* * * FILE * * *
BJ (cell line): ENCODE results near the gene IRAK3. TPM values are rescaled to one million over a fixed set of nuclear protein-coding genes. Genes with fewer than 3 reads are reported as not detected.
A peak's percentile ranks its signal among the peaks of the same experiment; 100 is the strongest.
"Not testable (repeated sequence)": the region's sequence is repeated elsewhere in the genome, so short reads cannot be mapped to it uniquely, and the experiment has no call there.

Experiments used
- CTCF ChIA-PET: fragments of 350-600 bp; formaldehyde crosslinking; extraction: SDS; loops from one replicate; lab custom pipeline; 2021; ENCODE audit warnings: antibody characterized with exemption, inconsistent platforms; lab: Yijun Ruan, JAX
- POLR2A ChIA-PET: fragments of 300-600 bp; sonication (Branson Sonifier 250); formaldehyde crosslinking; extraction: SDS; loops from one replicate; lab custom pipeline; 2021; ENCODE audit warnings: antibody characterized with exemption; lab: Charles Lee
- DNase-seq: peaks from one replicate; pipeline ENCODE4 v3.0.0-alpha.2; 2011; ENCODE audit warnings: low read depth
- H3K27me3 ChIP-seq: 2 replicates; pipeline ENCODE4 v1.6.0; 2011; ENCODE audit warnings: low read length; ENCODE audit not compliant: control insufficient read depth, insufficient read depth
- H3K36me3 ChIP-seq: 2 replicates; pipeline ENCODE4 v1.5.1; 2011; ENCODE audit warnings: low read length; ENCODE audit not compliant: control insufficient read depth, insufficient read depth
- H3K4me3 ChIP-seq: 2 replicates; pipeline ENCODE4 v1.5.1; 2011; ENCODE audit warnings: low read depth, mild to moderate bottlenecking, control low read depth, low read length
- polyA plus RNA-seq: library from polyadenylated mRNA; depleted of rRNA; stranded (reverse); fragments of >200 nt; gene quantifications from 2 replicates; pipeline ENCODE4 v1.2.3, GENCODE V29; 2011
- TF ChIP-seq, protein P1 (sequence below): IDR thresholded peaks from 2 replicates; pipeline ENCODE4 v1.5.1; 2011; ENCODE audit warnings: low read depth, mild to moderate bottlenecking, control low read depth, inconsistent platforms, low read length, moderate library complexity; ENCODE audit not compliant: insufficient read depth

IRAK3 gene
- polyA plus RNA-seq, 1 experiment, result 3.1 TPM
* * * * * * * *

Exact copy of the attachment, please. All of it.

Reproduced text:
BJ (cell line): ENCODE results near the gene IRAK3. TPM values are rescaled to one million over a fixed set of nuclear protein-coding genes. Genes with fewer than 3 reads are reported as not detected.
A peak's percentile ranks its signal among the peaks of the same experiment; 100 is the strongest.
"Not testable (repeated sequence)": the region's sequence is repeated elsewhere in the genome, so short reads cannot be mapped to it uniquely, and the experiment has no call there.

Experiments used
- CTCF ChIA-PET: fragments of 350-600 bp; formaldehyde crosslinking; extraction: SDS; loops from one replicate; lab custom pipeline; 2021; ENCODE audit warnings: antibody characterized with exemption, inconsistent platforms; lab: Yijun Ruan, JAX
- POLR2A ChIA-PET: fragments of 300-600 bp; sonication (Branson Sonifier 250); formaldehyde crosslinking; extraction: SDS; loops from one replicate; lab custom pipeline; 2021; ENCODE audit warnings: antibody characterized with exemption; lab: Charles Lee
- DNase-seq: peaks from one replicate; pipeline ENCODE4 v3.0.0-alpha.2; 2011; ENCODE audit warnings: low read depth
- H3K27me3 ChIP-seq: 2 replicates; pipeline ENCODE4 v1.6.0; 2011; ENCODE audit warnings: low read length; ENCODE audit not compliant: control insufficient read depth, insufficient read depth
- H3K36me3 ChIP-seq: 2 replicates; pipeline ENCODE4 v1.5.1; 2011; ENCODE audit warnings: low read length; ENCODE audit not compliant: control insufficient read depth, insufficient read depth
- H3K4me3 ChIP-seq: 2 replicates; pipeline ENCODE4 v1.5.1; 2011; ENCODE audit warnings: low read depth, mild to moderate bottlenecking, control low read depth, low read length
- polyA plus RNA-seq: library from polyadenylated mRNA; depleted of rRNA; stranded (reverse); fragments of >200 nt; gene quantifications from 2 replicates; pipeline ENCODE4 v1.2.3, GENCODE V29; 2011
- TF ChIP-seq, protein P1 (sequence below): IDR thresholded peaks from 2 replicates; pipeline ENCODE4 v1.5.1; 2011; ENCODE audit warnings: low read depth, mild to moderate bottlenecking, control low read depth, inconsistent platforms, low read length, moderate library complexity; ENCODE audit not compliant: insufficient read depth

IRAK3 gene
- polyA plus RNA-seq, 1 experiment, result 3.1 TPM